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Age-related macular degeneration and mortality from cardiovascular disease or stroke
  1. J S L Tan,
  2. J J Wang,
  3. G Liew,
  4. E Rochtchina,
  5. P Mitchell
  1. Centre for Vision Research, Department of Ophthalmology, Westmead Millennium Institute, University of Sydney, Sydney, Australia
  1. Professor P Mitchell, Centre for Vision Research, Department of Ophthalmology, University of Sydney, Westmead Hospital, Hawkesbury Rd, Westmead, NSW Australia, 2145; paul_mitchell{at}


Background/aims: Age-related macular degeneration (AMD) and vascular disease share similar risk factors. Recent data suggest AMD may independently predict stroke or coronary heart disease. We prospectively assessed the relationship between AMD and risk of stroke- or cardiovascular-related death in an Australian population.

Methods: Of 3654 baseline participants (1992–4) aged 49+ years, 2335 were re-examined after 5 years and 1952 after 10 years. Retinal photographs were graded using the Wisconsin System. History and physical examination provided data on possible risk factors. Deaths and cause of death were confirmed by data linkage with the Australian National Death Index. Risk ratios (RR) were estimated in Cox models.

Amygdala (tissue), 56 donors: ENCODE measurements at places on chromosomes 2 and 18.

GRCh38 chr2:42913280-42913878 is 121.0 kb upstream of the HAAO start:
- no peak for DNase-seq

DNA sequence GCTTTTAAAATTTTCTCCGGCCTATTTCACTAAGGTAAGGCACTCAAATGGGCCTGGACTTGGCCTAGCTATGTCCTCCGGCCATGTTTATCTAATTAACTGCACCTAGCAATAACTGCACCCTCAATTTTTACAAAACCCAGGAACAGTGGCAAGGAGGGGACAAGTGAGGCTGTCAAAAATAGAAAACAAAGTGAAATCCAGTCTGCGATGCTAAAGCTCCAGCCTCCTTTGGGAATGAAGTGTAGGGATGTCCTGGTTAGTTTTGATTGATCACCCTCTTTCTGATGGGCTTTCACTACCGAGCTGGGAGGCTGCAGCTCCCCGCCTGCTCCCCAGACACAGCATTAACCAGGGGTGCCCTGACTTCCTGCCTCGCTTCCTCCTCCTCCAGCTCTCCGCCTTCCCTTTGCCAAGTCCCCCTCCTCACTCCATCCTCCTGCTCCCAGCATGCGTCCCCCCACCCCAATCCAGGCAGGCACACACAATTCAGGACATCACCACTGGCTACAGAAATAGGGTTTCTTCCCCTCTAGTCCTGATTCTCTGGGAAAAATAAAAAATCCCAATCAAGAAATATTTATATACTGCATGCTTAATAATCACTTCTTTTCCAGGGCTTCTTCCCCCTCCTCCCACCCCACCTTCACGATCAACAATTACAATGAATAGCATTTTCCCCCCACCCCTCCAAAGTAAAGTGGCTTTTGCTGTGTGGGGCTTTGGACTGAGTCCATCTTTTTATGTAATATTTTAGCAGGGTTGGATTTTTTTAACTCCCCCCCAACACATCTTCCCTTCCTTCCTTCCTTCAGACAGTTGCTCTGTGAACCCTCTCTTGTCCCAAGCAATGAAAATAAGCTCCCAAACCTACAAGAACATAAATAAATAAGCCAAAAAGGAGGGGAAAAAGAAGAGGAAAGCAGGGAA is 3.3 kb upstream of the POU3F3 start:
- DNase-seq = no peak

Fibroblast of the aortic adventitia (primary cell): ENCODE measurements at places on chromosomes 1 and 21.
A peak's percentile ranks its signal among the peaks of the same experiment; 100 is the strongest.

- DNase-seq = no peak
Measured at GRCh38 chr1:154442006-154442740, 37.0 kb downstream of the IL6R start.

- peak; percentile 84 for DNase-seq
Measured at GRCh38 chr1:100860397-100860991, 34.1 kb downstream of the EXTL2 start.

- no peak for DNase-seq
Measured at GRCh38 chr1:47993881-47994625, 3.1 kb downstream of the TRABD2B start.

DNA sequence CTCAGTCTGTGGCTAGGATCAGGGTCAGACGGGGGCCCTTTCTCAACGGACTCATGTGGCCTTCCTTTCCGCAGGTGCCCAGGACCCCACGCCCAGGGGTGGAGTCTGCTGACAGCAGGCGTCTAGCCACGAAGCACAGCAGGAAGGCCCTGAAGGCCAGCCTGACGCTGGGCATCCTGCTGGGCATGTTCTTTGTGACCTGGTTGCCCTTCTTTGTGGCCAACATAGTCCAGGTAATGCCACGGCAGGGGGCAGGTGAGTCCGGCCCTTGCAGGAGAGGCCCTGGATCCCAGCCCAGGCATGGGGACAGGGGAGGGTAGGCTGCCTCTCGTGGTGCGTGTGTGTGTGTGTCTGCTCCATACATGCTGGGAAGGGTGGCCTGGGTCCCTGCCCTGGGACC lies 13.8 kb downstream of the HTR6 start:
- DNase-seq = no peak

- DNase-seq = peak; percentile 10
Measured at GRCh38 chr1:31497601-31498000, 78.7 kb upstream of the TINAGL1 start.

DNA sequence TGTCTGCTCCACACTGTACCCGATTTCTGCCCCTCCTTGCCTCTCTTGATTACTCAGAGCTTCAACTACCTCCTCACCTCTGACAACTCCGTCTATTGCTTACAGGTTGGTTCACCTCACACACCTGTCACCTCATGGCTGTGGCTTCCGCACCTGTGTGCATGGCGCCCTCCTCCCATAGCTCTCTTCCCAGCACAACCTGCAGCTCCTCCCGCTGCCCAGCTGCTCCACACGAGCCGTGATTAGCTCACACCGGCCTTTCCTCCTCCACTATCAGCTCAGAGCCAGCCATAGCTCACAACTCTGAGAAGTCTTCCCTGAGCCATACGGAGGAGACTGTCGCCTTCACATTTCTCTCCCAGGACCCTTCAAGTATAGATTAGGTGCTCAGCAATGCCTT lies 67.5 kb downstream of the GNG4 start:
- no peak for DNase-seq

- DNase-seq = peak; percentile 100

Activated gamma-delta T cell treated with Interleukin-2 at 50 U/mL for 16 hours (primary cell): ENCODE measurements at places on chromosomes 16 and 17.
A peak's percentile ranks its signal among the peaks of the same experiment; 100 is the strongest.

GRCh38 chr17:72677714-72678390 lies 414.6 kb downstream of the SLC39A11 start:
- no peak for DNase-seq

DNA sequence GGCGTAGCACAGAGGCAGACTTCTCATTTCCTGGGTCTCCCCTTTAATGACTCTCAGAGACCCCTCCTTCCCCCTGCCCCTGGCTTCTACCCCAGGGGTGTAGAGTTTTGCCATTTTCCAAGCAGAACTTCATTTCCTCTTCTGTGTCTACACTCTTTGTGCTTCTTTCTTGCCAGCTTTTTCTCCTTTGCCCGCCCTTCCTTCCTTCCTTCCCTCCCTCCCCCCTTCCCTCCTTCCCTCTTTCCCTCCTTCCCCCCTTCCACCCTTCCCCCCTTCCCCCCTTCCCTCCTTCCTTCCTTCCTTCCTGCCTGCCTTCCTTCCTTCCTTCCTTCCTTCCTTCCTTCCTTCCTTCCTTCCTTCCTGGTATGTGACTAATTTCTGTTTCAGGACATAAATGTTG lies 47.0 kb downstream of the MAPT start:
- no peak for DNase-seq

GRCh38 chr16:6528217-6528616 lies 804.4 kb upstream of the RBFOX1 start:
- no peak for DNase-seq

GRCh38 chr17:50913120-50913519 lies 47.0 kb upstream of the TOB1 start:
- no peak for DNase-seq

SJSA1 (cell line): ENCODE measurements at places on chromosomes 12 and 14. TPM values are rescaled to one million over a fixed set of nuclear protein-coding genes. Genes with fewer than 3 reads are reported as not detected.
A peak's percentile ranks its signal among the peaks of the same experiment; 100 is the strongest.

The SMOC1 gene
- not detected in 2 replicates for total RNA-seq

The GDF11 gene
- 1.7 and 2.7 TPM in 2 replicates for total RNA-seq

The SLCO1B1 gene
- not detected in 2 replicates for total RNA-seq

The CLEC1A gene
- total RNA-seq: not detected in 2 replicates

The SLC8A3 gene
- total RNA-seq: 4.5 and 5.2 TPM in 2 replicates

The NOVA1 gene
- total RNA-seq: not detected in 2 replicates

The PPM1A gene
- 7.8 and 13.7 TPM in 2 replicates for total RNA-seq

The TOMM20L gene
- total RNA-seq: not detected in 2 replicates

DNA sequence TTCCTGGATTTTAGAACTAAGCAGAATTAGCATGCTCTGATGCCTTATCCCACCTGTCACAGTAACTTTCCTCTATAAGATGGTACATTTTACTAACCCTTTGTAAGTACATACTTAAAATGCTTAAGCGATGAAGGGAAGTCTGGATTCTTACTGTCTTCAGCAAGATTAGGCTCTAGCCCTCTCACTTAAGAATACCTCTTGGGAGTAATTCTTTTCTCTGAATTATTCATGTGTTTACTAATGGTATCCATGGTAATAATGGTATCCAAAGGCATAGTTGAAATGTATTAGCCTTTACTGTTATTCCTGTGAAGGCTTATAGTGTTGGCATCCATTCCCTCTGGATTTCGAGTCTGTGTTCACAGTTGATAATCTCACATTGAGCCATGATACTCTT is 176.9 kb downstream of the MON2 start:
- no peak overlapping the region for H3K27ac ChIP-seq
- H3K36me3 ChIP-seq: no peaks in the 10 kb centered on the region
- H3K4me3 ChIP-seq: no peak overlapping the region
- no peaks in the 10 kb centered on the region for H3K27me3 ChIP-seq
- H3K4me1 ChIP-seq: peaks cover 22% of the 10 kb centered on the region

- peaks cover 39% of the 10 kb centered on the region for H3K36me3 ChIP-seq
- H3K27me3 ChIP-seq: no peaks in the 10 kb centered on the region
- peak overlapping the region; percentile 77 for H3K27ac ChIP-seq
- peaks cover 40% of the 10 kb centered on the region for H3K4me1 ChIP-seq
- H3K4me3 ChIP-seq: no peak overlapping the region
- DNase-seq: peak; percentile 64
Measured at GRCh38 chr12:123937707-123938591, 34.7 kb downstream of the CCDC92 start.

Results: Among persons aged <75 years at baseline, early AMD predicted a doubling of cardiovascular mortality (RR, 2.32; 95% confidence interval (CI), 1.03 to 5.19), over the next decade, after controlling for traditional cardiovascular risk factors. Late AMD predicted fivefold higher cardiovascular mortality (RR, 5.57; 95% CI, 1.35 to 22.99) and 10-fold higher stroke mortality (RR, 10.21; 95% CI, 2.39 to 43.60) after adjusting for age and sex only. These associations were not present when persons older than 75 were included.

Conclusion: AMD predicted stroke and cardiovascular events over the long term in persons aged 49–75 years. This may have potential implications for new intravitreal anti-VEGF AMD therapies.

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  • Funding: Supported by the Australian National Health & Medical Research Council, Canberra Australia (Grant Nos. 974159, 211069).

  • Competing interests: None.

  • Ethics approval: Institutional ethics committee approval was obtained.

  • Patient consent: Written consent was obtained.

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